Pretoria - A six member subcommittee of the National Energy Regulator of South Africa (Nersa) are this morning sitting in the last meeting before making public the regulator's decision on electricity tariffs.
Eskom had originally called for a 45 percent tariff increase, but after strong protests from consumers and businesses alike, they decreased it to 35 percent.
In June 2009, Nersa approved an average price increase of 31.3 percent for Eskom. Eskom had applied to Nersa for an interim price increase of 34 percent.
Investment Solutions economist Chris Hart said any tariff increase was likely to be passed on to consumers, resulting in even less household income.
"Costs are going to go up as alluded to in the national budget; costs for administrative prices will go up. Eskom is likely to get a 25 percent [tariff increase]," said Hart.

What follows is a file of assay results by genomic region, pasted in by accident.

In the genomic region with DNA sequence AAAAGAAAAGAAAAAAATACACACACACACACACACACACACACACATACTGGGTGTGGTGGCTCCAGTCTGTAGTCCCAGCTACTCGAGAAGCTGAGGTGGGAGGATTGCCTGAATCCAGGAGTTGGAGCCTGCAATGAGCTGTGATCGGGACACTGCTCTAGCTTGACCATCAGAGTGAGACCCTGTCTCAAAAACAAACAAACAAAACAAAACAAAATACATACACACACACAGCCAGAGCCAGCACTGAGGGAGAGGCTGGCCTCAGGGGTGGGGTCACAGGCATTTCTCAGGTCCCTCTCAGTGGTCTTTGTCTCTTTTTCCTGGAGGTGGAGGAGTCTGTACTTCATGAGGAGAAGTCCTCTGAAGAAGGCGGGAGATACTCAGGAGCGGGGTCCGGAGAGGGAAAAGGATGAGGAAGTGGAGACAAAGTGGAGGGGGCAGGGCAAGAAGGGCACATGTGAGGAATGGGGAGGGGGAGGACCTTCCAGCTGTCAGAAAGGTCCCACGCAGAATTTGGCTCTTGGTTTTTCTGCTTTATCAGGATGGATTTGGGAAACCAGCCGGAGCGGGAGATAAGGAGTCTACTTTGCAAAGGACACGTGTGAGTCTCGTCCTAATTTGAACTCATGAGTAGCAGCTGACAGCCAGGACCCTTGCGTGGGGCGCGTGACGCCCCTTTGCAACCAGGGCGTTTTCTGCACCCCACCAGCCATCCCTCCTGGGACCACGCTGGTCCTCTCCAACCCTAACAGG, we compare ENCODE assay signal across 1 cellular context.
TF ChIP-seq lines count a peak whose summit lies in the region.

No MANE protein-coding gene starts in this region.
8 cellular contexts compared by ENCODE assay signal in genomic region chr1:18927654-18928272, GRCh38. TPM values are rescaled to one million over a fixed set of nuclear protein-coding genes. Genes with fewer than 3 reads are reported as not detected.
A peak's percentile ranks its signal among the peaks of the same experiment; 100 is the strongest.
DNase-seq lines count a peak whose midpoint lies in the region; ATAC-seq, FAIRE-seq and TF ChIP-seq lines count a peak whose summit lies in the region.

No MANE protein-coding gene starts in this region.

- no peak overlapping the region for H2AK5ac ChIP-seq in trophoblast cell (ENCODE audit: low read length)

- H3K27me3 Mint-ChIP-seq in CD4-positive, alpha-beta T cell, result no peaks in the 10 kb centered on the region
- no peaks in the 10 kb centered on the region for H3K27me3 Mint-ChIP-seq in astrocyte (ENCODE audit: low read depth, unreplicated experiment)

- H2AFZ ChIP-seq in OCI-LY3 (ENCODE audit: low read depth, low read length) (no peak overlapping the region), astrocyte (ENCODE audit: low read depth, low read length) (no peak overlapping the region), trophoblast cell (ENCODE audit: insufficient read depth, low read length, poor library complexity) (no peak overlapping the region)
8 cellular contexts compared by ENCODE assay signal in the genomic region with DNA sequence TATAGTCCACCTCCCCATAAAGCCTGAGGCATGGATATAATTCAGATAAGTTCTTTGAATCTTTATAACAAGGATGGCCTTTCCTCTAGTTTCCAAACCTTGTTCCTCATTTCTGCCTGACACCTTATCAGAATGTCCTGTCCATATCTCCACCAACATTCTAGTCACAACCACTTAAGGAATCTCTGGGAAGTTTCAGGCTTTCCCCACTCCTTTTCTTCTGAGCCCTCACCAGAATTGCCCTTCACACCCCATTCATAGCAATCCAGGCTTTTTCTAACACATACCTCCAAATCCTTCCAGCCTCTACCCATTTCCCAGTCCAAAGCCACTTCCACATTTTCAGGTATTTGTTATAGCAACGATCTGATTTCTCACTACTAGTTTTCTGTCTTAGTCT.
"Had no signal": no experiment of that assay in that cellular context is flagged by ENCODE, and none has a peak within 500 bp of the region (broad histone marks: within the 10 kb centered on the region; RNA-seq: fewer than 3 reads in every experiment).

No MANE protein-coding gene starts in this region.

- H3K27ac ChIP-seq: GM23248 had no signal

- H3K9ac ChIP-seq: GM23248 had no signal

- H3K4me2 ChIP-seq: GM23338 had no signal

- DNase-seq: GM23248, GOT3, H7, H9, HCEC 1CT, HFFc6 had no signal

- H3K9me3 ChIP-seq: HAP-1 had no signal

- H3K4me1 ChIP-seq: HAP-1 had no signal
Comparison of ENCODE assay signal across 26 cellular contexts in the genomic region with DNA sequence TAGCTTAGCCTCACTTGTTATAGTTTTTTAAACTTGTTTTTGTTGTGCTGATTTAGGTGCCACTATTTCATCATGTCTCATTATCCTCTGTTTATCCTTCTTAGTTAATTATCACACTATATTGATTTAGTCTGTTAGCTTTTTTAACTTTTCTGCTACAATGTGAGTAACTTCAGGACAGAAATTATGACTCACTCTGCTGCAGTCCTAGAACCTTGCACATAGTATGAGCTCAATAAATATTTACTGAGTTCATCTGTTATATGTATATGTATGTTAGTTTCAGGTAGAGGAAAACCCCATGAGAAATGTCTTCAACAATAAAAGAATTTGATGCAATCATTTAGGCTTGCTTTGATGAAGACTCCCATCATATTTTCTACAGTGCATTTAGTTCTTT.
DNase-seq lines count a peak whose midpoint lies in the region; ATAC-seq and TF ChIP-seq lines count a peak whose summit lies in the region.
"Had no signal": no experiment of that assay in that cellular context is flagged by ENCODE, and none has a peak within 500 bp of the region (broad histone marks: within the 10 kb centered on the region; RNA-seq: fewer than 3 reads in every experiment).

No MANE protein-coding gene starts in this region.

He said business will then in turn pass the increase to consumers.
"Business will push the costs to consumers and those who cannot pass the prices on, like mining, will face viability issues."
Nedbank economist Carmen Altenkirch agreed with Hart saying the increase will reduce household income. However, her bet is that the increase will be between 30 and 35 percent.
"They are likely to get between 30 and 35 percent and this will not only impact households directly but it will have a direct impact on business," she said.
However, managing director of the South African Independent Power Producers Association (SAIPPA), Doug Kuni said he doubted that Eskom would get the full 35 percent.
At the public hearings into the matter in January, the South African Chamber of Mines said the impact of the proposed hike would affect the different mining and smelting operations differently.
The decision is expected at noon.